Stocks fall after Greenspan comment

Nasdaq drops 2.5%

Dow loses only 8 points as index is buoyed by AT&T

Wall Street

May 07, 1999|By BLOOMBERG NEWS

NEW YORK -- U.S. stocks fell yesterday, after Federal Reserve Chairman Alan Greenspan said equity prices are at levels many people see as "well beyond the justifiable."

Rising wage costs could force interest rates higher, threatening economic growth, Greenspan said at the Federal Reserve Bank of Chicago's annual banking conference.

"Interest rates are not likely to go down," said R. Lynn Yturri, manager of the $1.5 billion One Group Income Equity Fund. That means stock "prices will work their way down. The market is probably a little ahead of itself."

The Nasdaq composite index declined 62.16, or 2.5 percent, to 2,472.28, and the Standard & Poor's 500 index sank 15.26, or 1.1 percent, to 1,332.05, led by Intel Corp.

The Dow Jones industrial average closed 8.59 points lower at 10,946.82, after rebounding from a 103-point drop.

AT&T Corp. limited the Dow's losses, rising $5 to $61.9375 after Microsoft Corp. said it would invest $5 billion in the telephone company.

The 30-stock average also was helped by a late rally in commodities-related stocks such as Alcoa Inc.

AT&T was the most active stock in U.S. trading. Microsoft, the second-most active, fell $1.1875 to $77.9375. After the market closed, AT&T pared its gain, slipping from $61.9375 to $58.875 on one trade of 1,500 shares.

Semiconductor stocks fell on concern second-quarter earnings could be lower than forecasts because of falling prices. Intel, the world's largest computer chip maker, dropped $4.3125 to $59.6875.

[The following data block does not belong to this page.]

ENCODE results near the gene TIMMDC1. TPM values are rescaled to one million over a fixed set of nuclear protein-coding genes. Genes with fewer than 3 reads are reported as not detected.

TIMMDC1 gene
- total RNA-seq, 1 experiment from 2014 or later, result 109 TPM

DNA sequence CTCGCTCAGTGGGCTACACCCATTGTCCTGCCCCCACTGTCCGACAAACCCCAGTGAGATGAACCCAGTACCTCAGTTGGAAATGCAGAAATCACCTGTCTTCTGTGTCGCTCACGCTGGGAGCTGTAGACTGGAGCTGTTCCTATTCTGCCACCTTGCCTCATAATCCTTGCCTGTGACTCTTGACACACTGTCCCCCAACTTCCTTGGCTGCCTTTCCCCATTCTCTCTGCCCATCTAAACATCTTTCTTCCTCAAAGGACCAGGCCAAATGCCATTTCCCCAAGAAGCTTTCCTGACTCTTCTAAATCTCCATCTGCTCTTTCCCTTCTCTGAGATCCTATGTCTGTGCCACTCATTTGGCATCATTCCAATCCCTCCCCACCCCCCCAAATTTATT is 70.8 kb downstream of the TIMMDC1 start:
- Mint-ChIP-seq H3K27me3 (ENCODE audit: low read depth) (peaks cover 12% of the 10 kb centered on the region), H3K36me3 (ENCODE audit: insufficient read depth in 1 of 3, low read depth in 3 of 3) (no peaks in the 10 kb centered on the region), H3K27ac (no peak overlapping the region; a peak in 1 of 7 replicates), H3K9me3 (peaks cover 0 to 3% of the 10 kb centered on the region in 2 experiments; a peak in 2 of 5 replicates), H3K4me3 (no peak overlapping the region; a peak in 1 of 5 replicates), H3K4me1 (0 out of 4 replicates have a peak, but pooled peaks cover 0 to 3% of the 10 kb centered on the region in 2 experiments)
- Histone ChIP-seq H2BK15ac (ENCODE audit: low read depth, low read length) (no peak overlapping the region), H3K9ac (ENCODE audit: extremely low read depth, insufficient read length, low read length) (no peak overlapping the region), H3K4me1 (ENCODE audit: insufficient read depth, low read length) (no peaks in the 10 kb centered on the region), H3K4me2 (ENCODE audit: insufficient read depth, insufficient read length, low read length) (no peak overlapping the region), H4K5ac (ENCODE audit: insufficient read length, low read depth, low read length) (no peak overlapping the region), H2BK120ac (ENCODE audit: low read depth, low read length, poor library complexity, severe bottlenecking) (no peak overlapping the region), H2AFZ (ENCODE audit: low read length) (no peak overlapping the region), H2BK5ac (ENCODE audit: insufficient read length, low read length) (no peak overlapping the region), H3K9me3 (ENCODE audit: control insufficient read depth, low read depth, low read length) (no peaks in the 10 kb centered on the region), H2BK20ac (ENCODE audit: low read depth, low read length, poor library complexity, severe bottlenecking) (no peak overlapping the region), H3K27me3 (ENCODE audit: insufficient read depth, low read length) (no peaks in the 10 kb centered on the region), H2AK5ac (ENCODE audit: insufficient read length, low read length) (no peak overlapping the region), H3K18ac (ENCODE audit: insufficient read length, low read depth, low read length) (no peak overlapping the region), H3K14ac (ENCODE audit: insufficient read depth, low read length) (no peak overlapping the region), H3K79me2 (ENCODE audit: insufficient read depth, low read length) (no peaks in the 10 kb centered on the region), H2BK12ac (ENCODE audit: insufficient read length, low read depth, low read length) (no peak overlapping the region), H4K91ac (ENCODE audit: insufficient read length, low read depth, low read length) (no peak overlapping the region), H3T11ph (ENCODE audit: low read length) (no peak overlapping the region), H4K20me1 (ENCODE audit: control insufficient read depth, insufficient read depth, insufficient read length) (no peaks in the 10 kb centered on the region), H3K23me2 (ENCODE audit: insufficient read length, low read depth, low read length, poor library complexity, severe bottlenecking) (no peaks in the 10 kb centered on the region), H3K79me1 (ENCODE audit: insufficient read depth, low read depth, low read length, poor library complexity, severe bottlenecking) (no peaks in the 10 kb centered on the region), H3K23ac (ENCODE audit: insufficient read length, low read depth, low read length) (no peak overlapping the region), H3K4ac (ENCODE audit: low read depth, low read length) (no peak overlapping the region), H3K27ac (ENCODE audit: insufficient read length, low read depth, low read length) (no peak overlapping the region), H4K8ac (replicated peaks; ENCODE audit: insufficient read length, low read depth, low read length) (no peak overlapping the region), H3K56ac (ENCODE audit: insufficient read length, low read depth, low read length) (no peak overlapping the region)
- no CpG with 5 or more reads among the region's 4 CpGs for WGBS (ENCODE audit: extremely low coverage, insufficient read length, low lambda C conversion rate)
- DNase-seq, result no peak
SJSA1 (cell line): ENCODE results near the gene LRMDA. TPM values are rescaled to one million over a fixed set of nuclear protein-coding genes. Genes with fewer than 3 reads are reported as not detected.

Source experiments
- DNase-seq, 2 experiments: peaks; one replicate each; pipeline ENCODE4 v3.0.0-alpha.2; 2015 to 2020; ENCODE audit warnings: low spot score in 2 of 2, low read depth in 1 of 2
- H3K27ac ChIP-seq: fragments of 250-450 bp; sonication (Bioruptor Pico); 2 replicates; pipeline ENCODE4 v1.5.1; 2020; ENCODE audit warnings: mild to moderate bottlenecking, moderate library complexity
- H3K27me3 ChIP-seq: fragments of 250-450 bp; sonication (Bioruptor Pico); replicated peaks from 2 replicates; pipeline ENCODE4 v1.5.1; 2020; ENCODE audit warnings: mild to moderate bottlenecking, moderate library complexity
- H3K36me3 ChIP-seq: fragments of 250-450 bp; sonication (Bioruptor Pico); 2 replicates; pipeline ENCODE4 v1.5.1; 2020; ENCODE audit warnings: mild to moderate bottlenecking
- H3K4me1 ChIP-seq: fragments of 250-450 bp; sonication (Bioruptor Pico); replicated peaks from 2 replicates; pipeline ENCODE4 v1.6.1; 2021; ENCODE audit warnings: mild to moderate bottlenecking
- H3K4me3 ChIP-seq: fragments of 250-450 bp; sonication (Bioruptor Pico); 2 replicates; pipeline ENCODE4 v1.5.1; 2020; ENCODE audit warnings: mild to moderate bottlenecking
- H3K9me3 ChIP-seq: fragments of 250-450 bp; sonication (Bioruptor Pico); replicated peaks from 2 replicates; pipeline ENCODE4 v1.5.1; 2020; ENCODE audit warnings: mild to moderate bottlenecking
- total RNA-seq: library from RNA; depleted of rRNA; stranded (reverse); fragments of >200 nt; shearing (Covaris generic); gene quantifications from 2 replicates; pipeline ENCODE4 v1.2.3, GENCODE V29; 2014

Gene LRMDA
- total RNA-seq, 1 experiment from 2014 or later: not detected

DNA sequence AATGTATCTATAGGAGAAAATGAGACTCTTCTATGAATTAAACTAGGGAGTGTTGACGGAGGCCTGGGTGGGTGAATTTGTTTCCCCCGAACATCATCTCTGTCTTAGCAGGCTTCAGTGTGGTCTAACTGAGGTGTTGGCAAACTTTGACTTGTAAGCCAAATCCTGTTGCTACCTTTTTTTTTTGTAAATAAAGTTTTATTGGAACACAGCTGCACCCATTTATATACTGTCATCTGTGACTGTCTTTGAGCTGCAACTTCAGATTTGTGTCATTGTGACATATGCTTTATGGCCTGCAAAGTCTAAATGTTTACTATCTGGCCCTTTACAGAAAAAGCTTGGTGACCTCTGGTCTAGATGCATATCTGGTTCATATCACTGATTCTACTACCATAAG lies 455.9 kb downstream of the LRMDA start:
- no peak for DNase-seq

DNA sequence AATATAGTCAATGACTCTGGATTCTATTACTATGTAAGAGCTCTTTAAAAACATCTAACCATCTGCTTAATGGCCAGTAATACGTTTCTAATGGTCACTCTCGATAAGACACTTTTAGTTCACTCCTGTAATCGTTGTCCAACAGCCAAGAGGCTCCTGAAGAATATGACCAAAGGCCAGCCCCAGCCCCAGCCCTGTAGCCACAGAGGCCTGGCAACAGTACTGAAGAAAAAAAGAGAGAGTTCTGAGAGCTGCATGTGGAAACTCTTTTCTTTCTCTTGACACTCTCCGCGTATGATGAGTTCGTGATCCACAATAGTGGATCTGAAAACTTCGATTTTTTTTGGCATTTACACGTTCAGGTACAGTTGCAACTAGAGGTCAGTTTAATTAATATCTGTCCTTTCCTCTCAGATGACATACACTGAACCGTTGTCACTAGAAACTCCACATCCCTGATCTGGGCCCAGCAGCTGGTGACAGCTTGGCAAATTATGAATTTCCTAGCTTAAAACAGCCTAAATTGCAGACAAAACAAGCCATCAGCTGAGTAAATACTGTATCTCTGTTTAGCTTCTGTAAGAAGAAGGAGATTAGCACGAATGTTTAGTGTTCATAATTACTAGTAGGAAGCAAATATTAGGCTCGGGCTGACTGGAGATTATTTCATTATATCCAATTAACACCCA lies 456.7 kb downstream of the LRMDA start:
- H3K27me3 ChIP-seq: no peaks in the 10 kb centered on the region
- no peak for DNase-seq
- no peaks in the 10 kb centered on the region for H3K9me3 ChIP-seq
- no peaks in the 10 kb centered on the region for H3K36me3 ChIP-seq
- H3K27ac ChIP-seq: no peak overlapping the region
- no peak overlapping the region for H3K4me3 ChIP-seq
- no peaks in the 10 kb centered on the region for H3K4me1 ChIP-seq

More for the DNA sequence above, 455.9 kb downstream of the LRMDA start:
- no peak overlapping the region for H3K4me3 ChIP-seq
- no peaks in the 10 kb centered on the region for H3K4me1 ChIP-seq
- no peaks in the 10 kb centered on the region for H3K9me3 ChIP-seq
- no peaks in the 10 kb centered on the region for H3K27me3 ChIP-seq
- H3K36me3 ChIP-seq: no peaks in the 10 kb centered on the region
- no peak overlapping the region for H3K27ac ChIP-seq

Analyst Dan Niles at BancBoston Robertson Stephens Inc. told the firm's sales force that chip prices are a concern, though it is early in the quarter and demand for personal computers "seems solid."

Applied Materials Inc. lost $3.50 to $53.9375; Motorola Inc. fell $1.5625 to $79.2188; and Micron Technology Inc. slid $2.6875 to $38.4375.

Elsewhere on the broad market, the Russell 2,000 index, a benchmark of small-cap stocks, slid 0.89, to 433.38; the Wilshire 5,000 index dropped 121.25, to 12,199.83; and the S&P 400 midcap index skidded 5.84, to 394.99. The American Stock Exchange composite index advanced 2.32, to a record 787.81.

The Sun-Bloomberg Maryland index of the top 100 Maryland stocks slipped 0.08, to 189.03.

Advancing stocks almost equaled decliners at the end of the day on the New York Stock Exchange, after lagging for most of the session. About 879.1 million shares traded on the Big Board.

Regional telephone companies declined on concern that AT&T will be a tougher competitor now that it has agreed to buy MediaOne and ally with Microsoft. Bell Atlantic Corp. dropped $2.50 to $55.875.

SBC Communications Inc. and Ameritech Corp. slumped after the Federal Communications Commission staff said SBC's $84.2 billion purchase of Ameritech "flunks the public interest test." SBC fell $1.1875 to $53.50 and Ameritech dropped $1.25 to $66.0625.

Alcoa Inc., the world's biggest aluminum producer, rose $3.5625 to $63.75. Paper and building-products maker Georgia-Pacific Group rallied $3.8125 to $96.50.

Placer Dome Inc., the world's fifth-biggest gold producer, gained 81.25 cents to $15.625 as gold futures rallied.

America Online Inc., the biggest online service provider, lost $10.75 to $119. No. 1 online bookseller Amazon.com Inc. fell $9.125 to $137.375, and Internet stockbroker Ameritrade Holding Corp. tumbled $11.50 to $108.50.

Chevron Corp. dropped $2.25 to $97.8125; Exxon Corp. slid $2.3125 to $82.50; Schlumberger Ltd. fell $1.1875 to $63.1875; and Halliburton Co. declined $1.375 to $43.50.

Gap Inc. fell $5.125 to $64.25. The No. 2 U.S. specialty clothing retailer said April sales at stores open at least a year rose just 1 percent, compared with analysts' expectations for a gain of as much as 5 percent.

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